Included activities
    Included activities are listed in the day-to-day itinerary, all other activities are optional and at your own expense. If you choose not to participate in the included activities on this itinerary, the cost will not be refunded.
    Optional activities
    A selection of optional activities are listed in the day-to-day itinerary. This isn't an exhaustive list and should be used as a guide only. Prices are approximate and are for entrance only and don’t include transport to and from the sites or local guides unless indicated. All activities are subject to availability and it may not be possible to do all the activities listed in the time available at each destination.
    Where activities are considered medium or high risk, we work with operators whose safety and credentials we have sighted and assessed. This means that it is possible that you may find the same activity cheaper with another operator on the ground, however we cannot vouch for the safety or quality of that operator. Activities not listed above have not been assessed by us and as such our staff and leaders are unable to assist you with booking these activities. The decision to partake in any activity not listed is at your own discretion and risk.
    The receipt of commissions or kickbacks in exchange for recommending particular shops or services is ingrained in the culture of the tourism industry. Rather than turning a blind eye to this unavoidable issue in some areas, Intrepid has established a centralised fund whereby contributions from recommended suppliers are collected and distributed back into the business. Intrepid aim to provide the best value trips in the market, and this fund assists in keeping operating costs and trip prices low to you.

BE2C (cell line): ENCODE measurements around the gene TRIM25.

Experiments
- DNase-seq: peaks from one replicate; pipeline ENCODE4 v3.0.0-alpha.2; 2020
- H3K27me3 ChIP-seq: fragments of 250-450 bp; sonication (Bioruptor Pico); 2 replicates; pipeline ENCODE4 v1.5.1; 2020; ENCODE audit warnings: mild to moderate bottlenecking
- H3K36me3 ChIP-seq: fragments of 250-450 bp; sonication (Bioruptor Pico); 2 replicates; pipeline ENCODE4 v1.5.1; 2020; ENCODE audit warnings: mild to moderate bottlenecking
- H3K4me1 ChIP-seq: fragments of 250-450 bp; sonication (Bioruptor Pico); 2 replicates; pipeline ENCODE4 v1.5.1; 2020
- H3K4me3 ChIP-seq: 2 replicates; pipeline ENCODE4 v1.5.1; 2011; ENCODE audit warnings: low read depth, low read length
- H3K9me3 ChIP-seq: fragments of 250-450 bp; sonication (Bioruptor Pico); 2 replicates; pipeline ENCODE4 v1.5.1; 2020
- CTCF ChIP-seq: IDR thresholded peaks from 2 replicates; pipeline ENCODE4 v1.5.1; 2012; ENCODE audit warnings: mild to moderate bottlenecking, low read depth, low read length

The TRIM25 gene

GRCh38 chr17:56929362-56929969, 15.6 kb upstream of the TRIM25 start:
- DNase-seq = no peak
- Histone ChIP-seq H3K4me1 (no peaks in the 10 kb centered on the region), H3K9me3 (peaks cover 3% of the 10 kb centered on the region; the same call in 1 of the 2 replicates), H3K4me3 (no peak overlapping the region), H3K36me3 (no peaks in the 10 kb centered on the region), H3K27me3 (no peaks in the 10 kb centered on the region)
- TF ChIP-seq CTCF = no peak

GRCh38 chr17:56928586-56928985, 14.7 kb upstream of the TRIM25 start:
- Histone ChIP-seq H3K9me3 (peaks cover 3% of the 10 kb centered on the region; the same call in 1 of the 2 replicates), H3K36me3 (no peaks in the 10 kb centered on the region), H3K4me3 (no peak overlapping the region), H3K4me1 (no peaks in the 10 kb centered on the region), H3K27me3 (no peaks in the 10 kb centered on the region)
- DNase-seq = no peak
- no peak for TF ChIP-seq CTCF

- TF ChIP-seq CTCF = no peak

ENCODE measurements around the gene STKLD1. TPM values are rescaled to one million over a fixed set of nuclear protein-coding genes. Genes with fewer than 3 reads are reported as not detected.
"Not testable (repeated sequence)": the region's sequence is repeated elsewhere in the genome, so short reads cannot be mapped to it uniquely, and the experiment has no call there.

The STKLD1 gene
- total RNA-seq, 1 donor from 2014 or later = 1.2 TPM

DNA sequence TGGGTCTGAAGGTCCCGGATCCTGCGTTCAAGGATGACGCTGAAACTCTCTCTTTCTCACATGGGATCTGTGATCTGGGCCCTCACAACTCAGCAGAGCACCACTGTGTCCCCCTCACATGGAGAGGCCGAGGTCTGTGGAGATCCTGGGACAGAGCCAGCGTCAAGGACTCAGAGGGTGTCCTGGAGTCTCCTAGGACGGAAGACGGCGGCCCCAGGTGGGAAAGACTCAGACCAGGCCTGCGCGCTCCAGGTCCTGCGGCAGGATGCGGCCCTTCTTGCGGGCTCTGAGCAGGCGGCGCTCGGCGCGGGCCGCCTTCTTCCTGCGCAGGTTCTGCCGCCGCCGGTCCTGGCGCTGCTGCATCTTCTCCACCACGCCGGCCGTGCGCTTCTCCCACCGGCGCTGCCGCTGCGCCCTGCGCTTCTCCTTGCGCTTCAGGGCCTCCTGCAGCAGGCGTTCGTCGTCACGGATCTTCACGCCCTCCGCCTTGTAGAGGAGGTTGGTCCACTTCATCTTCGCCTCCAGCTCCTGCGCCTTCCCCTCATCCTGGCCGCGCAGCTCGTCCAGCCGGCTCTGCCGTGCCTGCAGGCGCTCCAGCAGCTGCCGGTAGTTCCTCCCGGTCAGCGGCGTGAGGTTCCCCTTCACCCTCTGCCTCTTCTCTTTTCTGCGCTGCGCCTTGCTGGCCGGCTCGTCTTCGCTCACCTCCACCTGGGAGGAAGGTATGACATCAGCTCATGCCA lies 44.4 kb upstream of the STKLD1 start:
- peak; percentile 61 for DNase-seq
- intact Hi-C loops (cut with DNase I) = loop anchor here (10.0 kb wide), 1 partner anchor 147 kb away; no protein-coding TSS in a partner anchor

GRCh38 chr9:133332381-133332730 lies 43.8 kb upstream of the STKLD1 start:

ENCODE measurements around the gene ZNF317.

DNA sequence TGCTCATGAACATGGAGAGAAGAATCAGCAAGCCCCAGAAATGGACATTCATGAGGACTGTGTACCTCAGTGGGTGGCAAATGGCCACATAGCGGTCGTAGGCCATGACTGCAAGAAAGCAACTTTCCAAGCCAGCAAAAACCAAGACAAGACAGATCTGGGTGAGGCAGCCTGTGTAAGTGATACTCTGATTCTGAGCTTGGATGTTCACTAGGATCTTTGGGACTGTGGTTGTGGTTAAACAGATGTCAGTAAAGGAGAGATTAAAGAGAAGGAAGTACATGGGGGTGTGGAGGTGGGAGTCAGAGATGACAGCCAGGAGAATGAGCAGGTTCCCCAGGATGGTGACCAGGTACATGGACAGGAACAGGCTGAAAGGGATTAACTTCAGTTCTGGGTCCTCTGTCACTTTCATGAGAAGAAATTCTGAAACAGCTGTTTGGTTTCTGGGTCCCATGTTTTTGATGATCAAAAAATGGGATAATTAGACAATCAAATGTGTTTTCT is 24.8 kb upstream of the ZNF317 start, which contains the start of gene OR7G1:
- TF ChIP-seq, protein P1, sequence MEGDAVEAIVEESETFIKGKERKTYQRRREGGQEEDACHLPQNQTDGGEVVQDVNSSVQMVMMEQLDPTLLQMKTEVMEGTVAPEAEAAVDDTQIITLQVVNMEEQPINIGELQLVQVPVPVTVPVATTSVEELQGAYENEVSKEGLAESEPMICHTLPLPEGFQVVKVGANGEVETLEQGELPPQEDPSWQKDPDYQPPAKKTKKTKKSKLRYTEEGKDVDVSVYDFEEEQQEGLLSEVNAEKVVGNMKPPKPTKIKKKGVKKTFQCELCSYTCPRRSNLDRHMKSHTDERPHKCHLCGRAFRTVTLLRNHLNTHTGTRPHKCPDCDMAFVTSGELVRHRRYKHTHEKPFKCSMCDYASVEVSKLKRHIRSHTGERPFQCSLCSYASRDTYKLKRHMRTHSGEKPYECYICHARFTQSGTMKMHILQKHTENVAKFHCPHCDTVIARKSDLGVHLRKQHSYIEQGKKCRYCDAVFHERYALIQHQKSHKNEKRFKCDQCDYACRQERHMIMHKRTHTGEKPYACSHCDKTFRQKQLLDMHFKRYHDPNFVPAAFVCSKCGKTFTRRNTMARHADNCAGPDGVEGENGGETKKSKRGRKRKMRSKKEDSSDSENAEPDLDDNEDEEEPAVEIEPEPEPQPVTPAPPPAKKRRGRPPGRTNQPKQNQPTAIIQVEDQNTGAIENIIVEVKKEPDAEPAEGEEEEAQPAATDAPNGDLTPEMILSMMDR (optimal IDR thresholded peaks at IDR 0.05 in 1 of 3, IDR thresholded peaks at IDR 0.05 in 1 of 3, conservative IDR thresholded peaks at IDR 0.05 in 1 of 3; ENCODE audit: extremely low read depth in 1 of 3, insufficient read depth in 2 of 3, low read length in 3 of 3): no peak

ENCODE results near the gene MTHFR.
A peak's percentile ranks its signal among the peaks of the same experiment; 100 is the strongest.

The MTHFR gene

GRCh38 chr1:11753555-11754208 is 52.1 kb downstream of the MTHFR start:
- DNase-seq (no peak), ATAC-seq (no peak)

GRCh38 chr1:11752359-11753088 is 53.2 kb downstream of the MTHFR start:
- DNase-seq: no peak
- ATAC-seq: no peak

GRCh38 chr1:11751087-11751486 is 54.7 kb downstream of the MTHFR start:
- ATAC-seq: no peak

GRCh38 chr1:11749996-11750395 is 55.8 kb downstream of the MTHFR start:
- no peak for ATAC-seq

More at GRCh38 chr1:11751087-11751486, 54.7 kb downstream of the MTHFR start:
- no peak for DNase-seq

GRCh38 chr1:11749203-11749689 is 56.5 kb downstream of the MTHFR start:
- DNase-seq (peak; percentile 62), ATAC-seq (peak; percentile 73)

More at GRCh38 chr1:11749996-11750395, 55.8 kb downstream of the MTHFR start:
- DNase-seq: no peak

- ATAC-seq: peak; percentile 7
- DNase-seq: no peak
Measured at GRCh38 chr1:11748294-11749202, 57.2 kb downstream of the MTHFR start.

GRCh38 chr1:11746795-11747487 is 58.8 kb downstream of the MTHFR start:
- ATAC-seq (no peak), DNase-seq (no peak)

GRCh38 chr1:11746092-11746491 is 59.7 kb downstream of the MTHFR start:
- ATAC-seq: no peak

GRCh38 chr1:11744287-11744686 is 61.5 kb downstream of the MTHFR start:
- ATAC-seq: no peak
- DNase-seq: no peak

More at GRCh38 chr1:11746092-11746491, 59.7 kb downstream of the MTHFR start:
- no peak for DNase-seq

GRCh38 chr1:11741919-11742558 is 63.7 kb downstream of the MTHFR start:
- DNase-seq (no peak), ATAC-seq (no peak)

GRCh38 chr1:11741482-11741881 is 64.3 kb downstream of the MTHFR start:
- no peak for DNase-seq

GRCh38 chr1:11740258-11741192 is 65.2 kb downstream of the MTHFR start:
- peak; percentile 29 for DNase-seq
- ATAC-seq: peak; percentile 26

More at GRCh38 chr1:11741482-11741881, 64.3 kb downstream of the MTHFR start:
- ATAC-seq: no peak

A priority in establishing this fund is that the experience of our traveller - you - is not compromised in any way. Please let us know via the feedback form completed after your trip if we are successfully meeting this objective.
    Money Exchange
    There are 2 official currencies in Cuba:
    - Cuban Peso Convertible (CUC). Value: CUC1 = US$1.00
    - Cuban Peso (CUP or Moneda Nacional M.N). Value: CUP24 = CUC1
    The exchange rates of these currencies are fixed by the Cuban Government, however they are liable to change at any time.
    In Cuba there are official government exchange houses called CADECA. These can be found in every city and also at the airport. They are commonly found in the larger hotels in Havana. The CADECA exchange houses offer the following services:
    - Exchange foreign cash to CUC.
    - Make cash advances on credit cards.
    - Exchange travellers cheques.
    To do any of these operations you will need your passport. To exchange travellers cheques you will also need the receipt of the bank where you bought them. Travellers cheques are becoming increasingly difficult to exchange so are not recommended.
    In terms of cash, the only currencies that you are guaranteed to be able to exchange are CAD, EUR, and GBP. You can also exchange US$, however, the Cuban Government charges an additional 10% fee for accepting US$. The same rules apply for travellers cheques in US$. AU$ and NZ$ are not currently accepted in Cuba. Please also be advised that slightly torn notes, notes that have been heavily marked or are faded, may be difficult to exchange. It's best to bring notes in fairly good condition, in denominations lower than US$100 (or equivalent).
    Eurocheques are not accepted in Cuba. Visa and Thomas Cook traveller cheques issued in USD are not a problem, except that you will incur the 10% charge for exchanging from US$.
    Credit cards (both Visa and MasterCard) should be accepted at the CADECAs for cash advances.
    ATMs: At present, the only cities with ATMs are Havana, Camaguey, Trinidad and Santiago de Cuba. You will need a PIN for your credit card to be able to use the ATMs. Only Visa cards work in the ATMs (not Mastercard or Cirrus). We find occasionally people come with a Visa debit card that doesn't work in the ATMs. For others they work perfectly fine. We don't know why this happens. We do know that a Visa debit card obtained through Travelex will not work in Cuba, nor will a Visa card from Citibank. Because of these unpredictable difficulties it's best to come to Cuba with a 'back-up' plan for obtaining cash if your credit card doesn't work.
    Bank Commissions: The exchange rates used by the CADECA are the same in every CADECA around Cuba and represent about a 3% commission for the bank (included in the exchange rate). For cash advances and when using the ATMs, there is a 3% fee charged. This means that for value for money it's approximately the same if you are making a cash advance or exchanging a travellers cheque or cash.